It is amusing to me that it is news that James Dobson, the guy who founded Focus on the Family, admits that the National Day of Prayer Task Force prayed for Obama’s defeat. The headline ought to be that their prayers were completely ineffectual. Now atheists will be laughing and saying, “duh!” but there are plenty of religious people out there who do not think prayer is a completely wasted endeavor.
We could draw any number of conclusions from the failure of their prayers. Imprecatory prayers have become very popular in right-wing religious circles and they have also been ineffectual. Obama still lives. You can’t pray the man to death.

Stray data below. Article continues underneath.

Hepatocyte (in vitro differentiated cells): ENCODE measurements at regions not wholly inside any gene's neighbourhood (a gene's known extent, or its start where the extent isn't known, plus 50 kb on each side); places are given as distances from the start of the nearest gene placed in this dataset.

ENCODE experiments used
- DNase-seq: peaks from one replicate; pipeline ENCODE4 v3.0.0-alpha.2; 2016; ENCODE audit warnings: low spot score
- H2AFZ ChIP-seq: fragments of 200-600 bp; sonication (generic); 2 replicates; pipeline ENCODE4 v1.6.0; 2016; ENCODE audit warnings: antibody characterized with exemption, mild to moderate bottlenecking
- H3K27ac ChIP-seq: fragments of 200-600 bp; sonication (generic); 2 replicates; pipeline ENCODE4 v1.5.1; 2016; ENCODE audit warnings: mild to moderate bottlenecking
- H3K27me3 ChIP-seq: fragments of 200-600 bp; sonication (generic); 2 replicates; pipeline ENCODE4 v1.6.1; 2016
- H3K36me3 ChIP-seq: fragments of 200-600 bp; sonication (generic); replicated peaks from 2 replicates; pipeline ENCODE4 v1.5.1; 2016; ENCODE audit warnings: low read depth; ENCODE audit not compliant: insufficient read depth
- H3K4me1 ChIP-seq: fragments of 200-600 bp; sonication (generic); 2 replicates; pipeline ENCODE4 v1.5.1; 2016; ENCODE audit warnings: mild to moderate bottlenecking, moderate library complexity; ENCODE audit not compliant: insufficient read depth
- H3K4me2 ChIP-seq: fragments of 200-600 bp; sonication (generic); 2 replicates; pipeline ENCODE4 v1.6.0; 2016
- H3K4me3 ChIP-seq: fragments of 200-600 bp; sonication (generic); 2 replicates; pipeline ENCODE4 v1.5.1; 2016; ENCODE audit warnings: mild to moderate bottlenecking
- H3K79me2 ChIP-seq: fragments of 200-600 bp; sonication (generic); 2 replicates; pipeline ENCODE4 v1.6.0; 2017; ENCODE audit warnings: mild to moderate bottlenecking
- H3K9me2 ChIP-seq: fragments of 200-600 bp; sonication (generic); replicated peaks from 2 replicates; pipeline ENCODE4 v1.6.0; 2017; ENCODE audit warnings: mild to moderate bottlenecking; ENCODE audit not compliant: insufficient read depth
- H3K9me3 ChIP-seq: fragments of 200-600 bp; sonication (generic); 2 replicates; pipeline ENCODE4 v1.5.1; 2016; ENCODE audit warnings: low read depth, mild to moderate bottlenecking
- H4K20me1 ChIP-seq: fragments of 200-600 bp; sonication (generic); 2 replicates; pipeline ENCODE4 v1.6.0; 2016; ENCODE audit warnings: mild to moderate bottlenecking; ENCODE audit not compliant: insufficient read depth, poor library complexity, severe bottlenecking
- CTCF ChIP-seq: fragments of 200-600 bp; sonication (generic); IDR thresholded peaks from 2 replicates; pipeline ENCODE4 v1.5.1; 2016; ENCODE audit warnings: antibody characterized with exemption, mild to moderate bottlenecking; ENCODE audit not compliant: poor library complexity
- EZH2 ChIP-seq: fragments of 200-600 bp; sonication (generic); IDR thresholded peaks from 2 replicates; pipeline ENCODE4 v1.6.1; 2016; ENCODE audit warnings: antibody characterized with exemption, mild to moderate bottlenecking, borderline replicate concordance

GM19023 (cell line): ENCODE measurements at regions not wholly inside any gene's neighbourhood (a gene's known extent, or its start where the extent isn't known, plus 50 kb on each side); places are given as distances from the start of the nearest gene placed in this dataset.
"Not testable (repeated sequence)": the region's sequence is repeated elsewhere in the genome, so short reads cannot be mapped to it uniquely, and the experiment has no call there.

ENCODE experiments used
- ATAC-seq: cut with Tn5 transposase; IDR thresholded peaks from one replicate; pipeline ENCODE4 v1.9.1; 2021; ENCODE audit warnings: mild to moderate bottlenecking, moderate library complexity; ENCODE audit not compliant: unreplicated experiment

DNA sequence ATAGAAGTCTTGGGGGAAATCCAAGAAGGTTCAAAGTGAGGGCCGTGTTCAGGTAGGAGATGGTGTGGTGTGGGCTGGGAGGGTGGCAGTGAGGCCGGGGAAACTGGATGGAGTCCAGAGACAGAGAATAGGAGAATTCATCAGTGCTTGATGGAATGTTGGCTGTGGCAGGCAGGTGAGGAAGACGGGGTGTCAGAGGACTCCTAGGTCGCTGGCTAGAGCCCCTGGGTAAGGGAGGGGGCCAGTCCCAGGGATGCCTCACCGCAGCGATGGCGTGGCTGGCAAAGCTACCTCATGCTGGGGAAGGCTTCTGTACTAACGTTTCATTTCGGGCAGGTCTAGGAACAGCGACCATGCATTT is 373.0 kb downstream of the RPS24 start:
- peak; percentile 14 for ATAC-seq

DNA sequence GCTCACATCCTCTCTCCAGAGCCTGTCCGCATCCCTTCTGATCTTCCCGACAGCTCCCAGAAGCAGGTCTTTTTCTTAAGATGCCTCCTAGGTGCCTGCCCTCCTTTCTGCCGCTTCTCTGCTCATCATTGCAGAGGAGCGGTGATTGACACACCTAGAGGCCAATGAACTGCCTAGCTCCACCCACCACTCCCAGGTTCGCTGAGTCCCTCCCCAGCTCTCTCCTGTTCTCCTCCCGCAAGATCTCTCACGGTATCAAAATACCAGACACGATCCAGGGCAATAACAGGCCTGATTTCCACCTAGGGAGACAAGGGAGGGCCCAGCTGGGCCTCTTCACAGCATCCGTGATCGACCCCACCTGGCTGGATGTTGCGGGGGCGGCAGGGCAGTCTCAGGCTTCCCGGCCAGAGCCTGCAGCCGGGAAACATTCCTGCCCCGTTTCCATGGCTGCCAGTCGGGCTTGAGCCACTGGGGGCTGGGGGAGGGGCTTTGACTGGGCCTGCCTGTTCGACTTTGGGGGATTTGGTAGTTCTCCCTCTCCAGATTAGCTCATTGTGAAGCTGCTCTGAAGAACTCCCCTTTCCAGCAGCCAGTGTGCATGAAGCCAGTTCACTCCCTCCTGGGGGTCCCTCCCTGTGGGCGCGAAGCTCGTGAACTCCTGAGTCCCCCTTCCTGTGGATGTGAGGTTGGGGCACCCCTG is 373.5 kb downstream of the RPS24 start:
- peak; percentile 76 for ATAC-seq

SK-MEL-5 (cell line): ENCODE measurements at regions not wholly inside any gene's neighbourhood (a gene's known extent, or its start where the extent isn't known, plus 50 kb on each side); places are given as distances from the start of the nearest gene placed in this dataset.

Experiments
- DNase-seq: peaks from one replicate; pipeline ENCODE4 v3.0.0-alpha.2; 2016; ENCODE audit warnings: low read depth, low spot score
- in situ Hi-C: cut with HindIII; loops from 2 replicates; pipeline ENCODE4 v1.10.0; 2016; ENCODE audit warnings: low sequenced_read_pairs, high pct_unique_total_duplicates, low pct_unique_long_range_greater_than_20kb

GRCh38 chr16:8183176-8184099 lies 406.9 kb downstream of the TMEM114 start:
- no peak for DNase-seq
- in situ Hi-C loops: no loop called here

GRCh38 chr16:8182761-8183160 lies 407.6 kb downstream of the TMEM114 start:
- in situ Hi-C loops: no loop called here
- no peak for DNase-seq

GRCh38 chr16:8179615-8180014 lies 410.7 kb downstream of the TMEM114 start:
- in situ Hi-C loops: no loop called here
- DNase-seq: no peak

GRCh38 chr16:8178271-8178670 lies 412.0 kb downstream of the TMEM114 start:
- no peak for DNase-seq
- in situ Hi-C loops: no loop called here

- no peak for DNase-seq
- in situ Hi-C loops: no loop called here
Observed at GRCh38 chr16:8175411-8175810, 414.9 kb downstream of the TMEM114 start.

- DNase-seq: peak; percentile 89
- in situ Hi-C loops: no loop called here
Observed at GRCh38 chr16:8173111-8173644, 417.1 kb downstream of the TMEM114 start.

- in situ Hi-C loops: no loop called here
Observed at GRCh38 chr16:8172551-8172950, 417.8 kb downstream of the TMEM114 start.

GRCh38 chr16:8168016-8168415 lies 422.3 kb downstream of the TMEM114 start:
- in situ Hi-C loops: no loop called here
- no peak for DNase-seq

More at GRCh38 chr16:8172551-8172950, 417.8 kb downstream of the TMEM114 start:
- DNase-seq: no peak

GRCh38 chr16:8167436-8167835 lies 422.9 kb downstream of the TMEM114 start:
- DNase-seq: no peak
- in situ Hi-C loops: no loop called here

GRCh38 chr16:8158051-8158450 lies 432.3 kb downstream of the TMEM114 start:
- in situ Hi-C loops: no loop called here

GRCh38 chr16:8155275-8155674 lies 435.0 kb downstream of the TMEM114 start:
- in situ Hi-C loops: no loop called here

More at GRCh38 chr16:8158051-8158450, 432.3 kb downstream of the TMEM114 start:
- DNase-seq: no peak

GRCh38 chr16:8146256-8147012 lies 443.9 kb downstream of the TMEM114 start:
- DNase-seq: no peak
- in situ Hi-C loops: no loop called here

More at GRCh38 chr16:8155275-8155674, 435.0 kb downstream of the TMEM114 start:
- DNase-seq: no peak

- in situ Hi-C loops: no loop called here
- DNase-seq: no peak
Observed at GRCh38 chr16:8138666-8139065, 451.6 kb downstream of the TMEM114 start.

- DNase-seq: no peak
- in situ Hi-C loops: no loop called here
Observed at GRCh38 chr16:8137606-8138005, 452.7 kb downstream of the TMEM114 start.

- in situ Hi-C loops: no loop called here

So either their God likes Obama, their God doesn’t care one way or another about such mundane human concerns, or their God is without any power to effect change with regard to the office of the presidency. Those seem the most obvious answers, though as we shall see, Dobson was able to find one more amenable to his belief system.
The lesson will be lost on conservative Christians, of course. Though of seeming iron-inflexibility on moral and cultural matters, they are as flexible as can be when it comes to explaining or explaining away the actions/inactions of the divine.
The ancients in the centuries before the blight of monotheism thought a great deal about prayer as well, and they continued to think about it through the early, so-called Christian centuries. Marcus Aurelius, a stoic philosopher as well as an emperor, offered these thoughts in the private journal that came to be known to history as the Meditations:
keyboard shortcuts: V vote up article J next comment K previous comment